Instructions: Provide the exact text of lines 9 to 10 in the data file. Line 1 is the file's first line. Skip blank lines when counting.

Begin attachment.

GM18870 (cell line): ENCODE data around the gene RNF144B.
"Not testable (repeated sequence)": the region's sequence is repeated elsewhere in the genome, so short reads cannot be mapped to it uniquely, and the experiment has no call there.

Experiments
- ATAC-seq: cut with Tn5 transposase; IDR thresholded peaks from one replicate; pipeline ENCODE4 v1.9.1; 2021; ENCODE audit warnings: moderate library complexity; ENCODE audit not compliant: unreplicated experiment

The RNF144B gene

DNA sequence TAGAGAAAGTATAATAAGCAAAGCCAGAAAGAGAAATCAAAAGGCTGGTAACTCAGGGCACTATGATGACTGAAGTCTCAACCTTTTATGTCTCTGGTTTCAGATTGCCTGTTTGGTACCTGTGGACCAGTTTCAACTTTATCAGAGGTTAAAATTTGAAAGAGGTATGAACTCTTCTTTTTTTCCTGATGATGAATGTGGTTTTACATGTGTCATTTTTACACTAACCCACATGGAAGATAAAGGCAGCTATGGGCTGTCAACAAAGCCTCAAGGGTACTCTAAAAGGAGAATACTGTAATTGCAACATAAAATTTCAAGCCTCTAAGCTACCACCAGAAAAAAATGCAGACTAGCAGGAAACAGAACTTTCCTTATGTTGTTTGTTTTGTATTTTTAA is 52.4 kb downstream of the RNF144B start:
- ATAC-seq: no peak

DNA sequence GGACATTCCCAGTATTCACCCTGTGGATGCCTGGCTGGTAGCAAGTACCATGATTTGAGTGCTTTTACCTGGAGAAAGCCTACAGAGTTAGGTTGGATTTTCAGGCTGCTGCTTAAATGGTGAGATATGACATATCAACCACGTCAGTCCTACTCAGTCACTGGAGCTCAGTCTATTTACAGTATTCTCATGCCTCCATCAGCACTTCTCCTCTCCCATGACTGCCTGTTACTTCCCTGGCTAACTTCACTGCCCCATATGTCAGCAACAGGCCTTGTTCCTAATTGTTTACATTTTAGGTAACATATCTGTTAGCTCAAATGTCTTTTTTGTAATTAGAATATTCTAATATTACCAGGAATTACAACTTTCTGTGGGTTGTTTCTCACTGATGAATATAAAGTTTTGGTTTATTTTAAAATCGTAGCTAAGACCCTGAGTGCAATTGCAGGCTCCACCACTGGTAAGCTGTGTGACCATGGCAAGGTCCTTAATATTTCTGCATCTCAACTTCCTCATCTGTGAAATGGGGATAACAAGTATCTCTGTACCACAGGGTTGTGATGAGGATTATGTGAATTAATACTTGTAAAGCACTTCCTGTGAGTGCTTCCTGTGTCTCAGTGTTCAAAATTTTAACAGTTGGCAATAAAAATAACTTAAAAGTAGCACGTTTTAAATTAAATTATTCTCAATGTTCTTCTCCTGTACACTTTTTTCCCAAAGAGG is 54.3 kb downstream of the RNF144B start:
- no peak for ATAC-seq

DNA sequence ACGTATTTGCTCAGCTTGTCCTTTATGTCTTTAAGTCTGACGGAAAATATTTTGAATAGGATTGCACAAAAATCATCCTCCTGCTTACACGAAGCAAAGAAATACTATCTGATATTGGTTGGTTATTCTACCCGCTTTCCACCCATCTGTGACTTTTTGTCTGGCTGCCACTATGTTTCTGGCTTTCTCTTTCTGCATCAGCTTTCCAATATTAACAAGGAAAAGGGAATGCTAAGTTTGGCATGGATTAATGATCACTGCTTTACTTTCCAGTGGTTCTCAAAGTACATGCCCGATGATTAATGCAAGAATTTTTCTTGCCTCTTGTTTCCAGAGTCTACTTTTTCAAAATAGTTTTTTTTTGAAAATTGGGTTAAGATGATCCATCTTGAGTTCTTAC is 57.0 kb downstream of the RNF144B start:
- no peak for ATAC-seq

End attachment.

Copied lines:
- no peak for ATAC-seq

DNA sequence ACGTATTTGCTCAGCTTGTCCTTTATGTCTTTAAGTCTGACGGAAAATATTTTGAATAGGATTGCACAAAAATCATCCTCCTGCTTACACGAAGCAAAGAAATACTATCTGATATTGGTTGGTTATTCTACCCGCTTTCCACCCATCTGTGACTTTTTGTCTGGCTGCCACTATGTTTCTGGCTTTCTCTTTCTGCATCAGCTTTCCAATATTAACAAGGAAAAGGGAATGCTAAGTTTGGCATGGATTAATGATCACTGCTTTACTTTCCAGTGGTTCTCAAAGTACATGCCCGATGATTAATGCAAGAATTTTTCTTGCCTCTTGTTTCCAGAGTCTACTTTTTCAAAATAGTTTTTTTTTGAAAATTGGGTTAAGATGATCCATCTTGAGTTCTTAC is 57.0 kb downstream of the RNF144B start: